Securities and Exchange Commission Chairman Arthur Levitt Jr., setting the stage for a fierce battle over the shape of U.S. capital markets, yesterday proposed scrapping decades of tradition in an effort to breathe new competition into stock trading and regulation.
In a speech delivered at Columbia University Law School in New York, Levitt also made a surprisingly sharp attack on the lucrative monopoly of the powerful New York Stock Exchange. He said a rule that restricts where many NYSE-listed stocks can be traded--one of the pillars of the Big Board's central role in the securities industry--"may very well be on its ninth life."
The agenda put forth by Levitt could force dramatic changes in the securities industry, which has already been roiled by the advent of electronic trading, the Internet and a host of entrepreneurial competitors. Levitt's speech is expected to ignite a major lobbying fight in Washington, with the SEC scheduled to flesh out many of these proposals over the next year.
The tone and tenor of Levitt's speech stunned many executives on Wall Street and securities lawyers in Washington. "I think Chairman Levitt is a very courageous man to do this," said one securities lawyer.
John Brennan, chief executive of the Vanguard Group, a leading mutual funds group, said Levitt's agenda would benefit both retail and institutional investors because it would lower prices and costs.
Until now, the SEC has been rather quiet on how it planned to navigate the turbulence in the securities industry. Both the NYSE and Nasdaq Stock Market next year plan to convert to for-profit organizations from their current status as membership groups, raising questions about whether they should continue to police their members. In addition, new technology, the Internet and a surging bull market have triggered a wave of new competitors and cut costs. Online trading is popularizing after-hours stock buying and selling. Globalization is pushing trading into longer hours as well.
"Without strong leadership from the SEC chairman, there is a possibility of changes in market structure creating chaos," said Bob Gasser, head of U.S. equity trading for J.P. Morgan & Co., who applauded the approach outlined by Levitt.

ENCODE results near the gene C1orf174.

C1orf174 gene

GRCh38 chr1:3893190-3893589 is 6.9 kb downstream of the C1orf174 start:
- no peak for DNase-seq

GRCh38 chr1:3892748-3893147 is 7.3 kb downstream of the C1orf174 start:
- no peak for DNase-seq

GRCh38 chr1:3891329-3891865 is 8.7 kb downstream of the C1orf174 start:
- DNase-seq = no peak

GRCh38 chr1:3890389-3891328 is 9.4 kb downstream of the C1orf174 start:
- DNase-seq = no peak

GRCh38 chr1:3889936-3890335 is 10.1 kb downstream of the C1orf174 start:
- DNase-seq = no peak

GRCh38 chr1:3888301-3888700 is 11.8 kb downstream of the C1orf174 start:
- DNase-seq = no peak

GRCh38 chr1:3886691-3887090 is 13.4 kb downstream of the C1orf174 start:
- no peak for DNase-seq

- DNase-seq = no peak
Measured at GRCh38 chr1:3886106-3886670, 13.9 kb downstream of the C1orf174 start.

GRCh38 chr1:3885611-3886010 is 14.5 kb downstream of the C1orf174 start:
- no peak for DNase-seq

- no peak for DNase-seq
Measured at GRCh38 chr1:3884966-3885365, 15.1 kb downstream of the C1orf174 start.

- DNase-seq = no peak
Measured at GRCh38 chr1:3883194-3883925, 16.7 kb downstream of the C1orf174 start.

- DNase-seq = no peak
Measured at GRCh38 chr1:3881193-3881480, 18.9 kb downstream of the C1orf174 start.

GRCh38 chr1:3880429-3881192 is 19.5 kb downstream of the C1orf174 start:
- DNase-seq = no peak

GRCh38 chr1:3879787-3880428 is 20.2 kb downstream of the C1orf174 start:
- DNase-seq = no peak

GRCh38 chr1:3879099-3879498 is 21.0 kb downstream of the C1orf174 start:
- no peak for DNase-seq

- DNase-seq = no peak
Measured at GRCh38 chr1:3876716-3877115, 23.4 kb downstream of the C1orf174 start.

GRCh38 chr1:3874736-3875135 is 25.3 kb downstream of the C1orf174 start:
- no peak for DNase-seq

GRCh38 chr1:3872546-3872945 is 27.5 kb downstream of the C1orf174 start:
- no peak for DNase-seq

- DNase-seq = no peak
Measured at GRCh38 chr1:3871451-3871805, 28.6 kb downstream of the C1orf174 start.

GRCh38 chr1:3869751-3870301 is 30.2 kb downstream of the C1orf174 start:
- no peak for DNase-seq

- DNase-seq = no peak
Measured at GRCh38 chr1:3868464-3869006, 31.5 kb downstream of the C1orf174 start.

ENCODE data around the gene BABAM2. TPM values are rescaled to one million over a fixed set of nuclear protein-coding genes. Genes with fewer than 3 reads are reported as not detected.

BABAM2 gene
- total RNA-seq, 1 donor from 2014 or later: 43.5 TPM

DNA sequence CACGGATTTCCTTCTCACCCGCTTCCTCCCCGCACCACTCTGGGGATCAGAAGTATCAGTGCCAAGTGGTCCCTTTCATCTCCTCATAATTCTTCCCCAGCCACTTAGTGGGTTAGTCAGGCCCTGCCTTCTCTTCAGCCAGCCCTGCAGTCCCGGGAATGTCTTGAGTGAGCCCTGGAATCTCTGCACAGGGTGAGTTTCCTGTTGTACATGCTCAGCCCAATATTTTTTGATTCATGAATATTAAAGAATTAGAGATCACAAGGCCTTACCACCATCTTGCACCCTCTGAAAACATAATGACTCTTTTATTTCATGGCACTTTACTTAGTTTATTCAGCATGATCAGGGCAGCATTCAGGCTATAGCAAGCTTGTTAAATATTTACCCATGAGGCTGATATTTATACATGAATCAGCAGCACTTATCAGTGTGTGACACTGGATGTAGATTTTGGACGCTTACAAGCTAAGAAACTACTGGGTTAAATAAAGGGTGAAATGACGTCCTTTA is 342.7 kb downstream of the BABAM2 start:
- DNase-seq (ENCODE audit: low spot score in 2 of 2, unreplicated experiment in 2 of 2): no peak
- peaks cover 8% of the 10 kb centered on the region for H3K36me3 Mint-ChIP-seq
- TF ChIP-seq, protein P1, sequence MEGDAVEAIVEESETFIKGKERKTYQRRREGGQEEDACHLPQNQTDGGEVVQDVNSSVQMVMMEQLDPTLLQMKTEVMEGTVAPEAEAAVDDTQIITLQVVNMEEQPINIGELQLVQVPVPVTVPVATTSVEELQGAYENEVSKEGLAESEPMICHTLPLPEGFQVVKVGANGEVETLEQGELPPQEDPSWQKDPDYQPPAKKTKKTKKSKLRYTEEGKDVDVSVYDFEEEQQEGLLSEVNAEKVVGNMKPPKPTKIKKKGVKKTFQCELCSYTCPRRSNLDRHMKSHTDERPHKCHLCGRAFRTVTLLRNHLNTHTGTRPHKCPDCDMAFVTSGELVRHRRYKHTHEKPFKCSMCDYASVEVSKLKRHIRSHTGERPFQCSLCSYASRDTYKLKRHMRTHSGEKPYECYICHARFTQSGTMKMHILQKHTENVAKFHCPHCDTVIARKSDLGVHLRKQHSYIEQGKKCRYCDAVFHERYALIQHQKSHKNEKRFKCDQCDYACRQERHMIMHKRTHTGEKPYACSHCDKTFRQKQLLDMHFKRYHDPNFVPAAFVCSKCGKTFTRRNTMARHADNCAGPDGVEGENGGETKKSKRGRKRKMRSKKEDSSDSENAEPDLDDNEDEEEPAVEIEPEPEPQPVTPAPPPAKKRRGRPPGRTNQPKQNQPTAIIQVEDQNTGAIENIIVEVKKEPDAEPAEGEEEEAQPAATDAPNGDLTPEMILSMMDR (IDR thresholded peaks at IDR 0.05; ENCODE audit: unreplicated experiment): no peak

With more than half of U.S. households invested in the stock market, any change can create a minefield. While regulators worry about the chaos that could result without a new road map, they are also aware that regulatory changes can have unexpected consequences. The NYSE is the largest and most important financial exchange in the world, and it functions relatively smoothly; some of America's most important companies trade there.
Levitt's frontal attack on the NYSE may have been surprising, but several market participants--from large investment banks to mutual funds and small newcomers--said the SEC needs to change an antiquated regulatory structure designed decades ago, when trading volume was a fraction of today's.
A source familiar with the thinking of NYSE officials said the exchange is strongly opposed to changes in Rule 390, which prohibits the trading of many NYSE-listed securities in other markets. It is also opposed to relinquishing the right to police itself, arguing that both systems have worked well in the past.
Levitt--who before becoming head of the SEC was chairman of the American Stock Exchange, a crosstown rival of the NYSE--said his underlying goals include making it faster and cheaper for customers to buy and sell stocks, making it easier for them to discover the best price and protecting them from fraud. He said the SEC will focus on restrictions that distort competition, singling out NYSE Rule 390.
"Now is the time to ask ourselves: Is there a valid justification for a rule that appears to be more a barrier than a benefit?" Levitt said.
He also said that a for-profit entity must be policed differently than a membership group. Currently, exchanges police themselves, with oversight from the SEC. Levitt said at the very least, the self-regulating function must be separate from the for-profit entity.
He said he was looking at two models. In one, a single self-regulating organization would handle all the markets, including the NYSE, Nasdaq, Amex and regional stock markets. In the other model, each market would handle functions related to its own activities, but other functions would be overseen by a single self-regulating organization.
Frank G. Zarb, chairman of the National Association of Securities Dealers Inc., the parent company of Nasdaq, said his group supports the idea of a single regulator and the elimination of NYSE's Rule 390.
Levitt called the appearance of a handful of new competitors--known as electronic communications networks, or ECNs--is "one of the most important developments in our markets in years--perhaps decades."
"They have provided investors with greater choices and have driven execution costs to a fraction of a penny," Levitt said. He said ECNs cannot be barred from networks that link exchanges, something that currently occurs.
Levitt also proposed pulling all orders and quotes together electronically, so that customers can see the prices being offered in all exchanges and markets.
CAPTION: Arthur Levitt of the SEC attacked the NYSE's monopoly.